I'd like to talk a little about writing. It's an odd job, being a writer. You keep strange hours (I get up around 5 to write) and you talk to yourself ('now, should the alien have three legs or five?). You starve a little ('ah, ramen for dinner again. how lovely.') and you steal from your friends' joy and pain ('Aunty's son, shot in his bed in a Tamil guerrilla raid -- how terrible for her! -- and how can I use that in a story?').
Writers are ghouls. Don't let anyone tell you otherwise. I know I search desperately for any material or techniques I can use. I cannibalize the lives of myself and my friends and I steal unabashedly from books. Of course, even if I weren't stealing from them, I'd be reading them anyway -- most writers are voracious readers. It's a joy and a pleasure and a refuge -- but reading is also something that starts subtly changing after you start getting serious about your writing.
By serious, I mean that you start examining your writing. In detail. Which, I admit, makes it difficult to not examine every book you read in detail. Which leads to some interesting categories, at least in my mind. There are the bad books -- the pick them up and within a paragraph know you're not going to bother books. Then there are the mediocre books, and those hurt. Those are the ones where you want to take the author and say, 'If you just read a little more and thought a little more and were a little more careful, this would be a lot more readable.' They make you depressed when you finish them, if you finish them.
Then there are the good books. The good books are your mainstay, as they always were -- but after you start thinking about the writing, they change. Sure, you love the characters, the plot is deliciously tangled, the style is lean and mean or lush and rich or something else altogether. But you can't quite turn off the internal editor -- the one saying, 'ah, point of view problem here' or 'awkward phrasing there' or 'are these characters really believable?' The good books are still good -- they're nice to have around, and they still provide a refuge -- they're comforting. For example, I've read Diane Duane's Star Trek books several times over -- they're good. But they're not great. When you've learned to be this critical, it's only the truly great books that can completely carry you away -- and they may still have all those problems that some of the good books have. They're just so great that you don't care.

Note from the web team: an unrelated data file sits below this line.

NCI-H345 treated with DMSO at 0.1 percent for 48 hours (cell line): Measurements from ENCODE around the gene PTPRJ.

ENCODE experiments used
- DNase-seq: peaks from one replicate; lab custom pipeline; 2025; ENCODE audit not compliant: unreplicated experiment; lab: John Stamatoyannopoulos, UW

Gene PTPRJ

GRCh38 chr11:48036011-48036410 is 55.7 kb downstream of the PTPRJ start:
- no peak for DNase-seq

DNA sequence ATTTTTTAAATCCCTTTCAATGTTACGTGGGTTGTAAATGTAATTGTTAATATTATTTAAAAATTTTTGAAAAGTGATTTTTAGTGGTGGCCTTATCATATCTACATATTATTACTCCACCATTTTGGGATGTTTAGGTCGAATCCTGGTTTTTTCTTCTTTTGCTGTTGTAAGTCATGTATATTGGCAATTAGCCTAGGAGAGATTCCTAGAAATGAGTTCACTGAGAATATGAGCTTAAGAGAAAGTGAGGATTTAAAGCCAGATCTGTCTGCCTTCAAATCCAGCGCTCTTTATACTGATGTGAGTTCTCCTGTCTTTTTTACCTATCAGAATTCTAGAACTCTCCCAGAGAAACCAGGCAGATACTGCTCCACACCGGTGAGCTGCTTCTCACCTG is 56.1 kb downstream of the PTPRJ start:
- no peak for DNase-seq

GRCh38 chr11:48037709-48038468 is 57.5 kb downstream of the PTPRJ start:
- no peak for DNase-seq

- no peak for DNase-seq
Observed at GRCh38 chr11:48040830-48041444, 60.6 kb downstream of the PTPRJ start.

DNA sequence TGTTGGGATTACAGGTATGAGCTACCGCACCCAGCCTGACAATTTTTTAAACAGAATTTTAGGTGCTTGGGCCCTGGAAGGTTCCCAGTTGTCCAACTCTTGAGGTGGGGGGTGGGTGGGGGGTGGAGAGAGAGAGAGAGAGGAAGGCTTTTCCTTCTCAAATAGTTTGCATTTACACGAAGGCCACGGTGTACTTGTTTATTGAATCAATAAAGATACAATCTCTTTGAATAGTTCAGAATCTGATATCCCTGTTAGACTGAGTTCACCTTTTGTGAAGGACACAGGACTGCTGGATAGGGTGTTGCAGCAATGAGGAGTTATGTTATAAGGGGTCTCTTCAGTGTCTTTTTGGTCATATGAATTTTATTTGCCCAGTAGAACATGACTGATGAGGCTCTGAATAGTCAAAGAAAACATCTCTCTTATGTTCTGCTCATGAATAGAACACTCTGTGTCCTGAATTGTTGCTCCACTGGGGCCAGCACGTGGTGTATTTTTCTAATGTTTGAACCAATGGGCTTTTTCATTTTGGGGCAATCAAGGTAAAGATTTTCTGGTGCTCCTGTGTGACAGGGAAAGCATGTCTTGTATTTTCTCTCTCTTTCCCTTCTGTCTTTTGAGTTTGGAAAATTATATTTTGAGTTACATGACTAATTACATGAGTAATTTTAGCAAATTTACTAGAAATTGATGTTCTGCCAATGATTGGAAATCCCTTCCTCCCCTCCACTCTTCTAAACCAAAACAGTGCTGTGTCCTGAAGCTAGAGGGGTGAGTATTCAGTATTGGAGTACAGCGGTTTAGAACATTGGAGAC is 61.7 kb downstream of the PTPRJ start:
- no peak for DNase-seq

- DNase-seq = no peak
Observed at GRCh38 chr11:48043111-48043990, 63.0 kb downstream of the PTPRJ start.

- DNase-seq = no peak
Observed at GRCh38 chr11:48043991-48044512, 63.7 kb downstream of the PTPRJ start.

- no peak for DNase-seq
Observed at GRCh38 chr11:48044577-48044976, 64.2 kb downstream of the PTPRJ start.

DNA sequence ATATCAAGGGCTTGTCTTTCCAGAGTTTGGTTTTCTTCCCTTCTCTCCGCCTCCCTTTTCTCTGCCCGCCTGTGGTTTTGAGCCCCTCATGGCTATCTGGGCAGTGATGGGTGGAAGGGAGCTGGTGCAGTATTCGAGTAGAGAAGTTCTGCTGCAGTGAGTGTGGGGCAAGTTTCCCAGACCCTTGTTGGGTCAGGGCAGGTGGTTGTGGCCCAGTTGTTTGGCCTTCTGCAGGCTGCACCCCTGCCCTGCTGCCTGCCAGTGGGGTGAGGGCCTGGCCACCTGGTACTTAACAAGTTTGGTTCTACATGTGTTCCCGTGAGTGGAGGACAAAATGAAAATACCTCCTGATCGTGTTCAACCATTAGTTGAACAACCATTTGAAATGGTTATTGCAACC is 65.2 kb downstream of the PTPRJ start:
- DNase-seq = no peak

Sex is sort of like that. One of the questions I often get asked is whether writing about sex has hurt my sex life -- has it made me too clinical, too detached, to judgemental and aware of my lover's inadequacies? Well, I'm not about to discuss my lover's inadequacies here, or even my own. But I will tell you that writing about sex does have somewhat of the same effect on having sex that writing books generally has on reading them.
Specifically, bad sex is still bad sex. You can smell it from a mile away -- from the first kiss that's way too gloppy and sloppy and tells you this is not someone you want gasping and sweating in your bed. And mediocre sex -- well, it makes you a little sad. You think 'Eh. I could have written a better scene than that.' And it's frustrating, because of course part of it's your fault -- so it's like writing a mediocre book. Depressing.
On the other hand, good sex is still good sex -- most of the time you don't analyze it at all, or if you do, it's just a little comment here or there, which you can choose to either keep to yourself or share. It's still a pleasure and a joy and a comfort. It can still make your brain buzz. I know some of my favorite books aren't great -- but I still cry every time I read the tragic love scene in Chapter 12. You love them as they are, faults and all. Maybe even a little because of the faults. As for great sex -- well, I don't know about you, but my conscious brain's not usually too active during really great sex. The little editor's taking a nap. And that's just fine by me.
- Mary Anne Mohanraj
July 16, 1997
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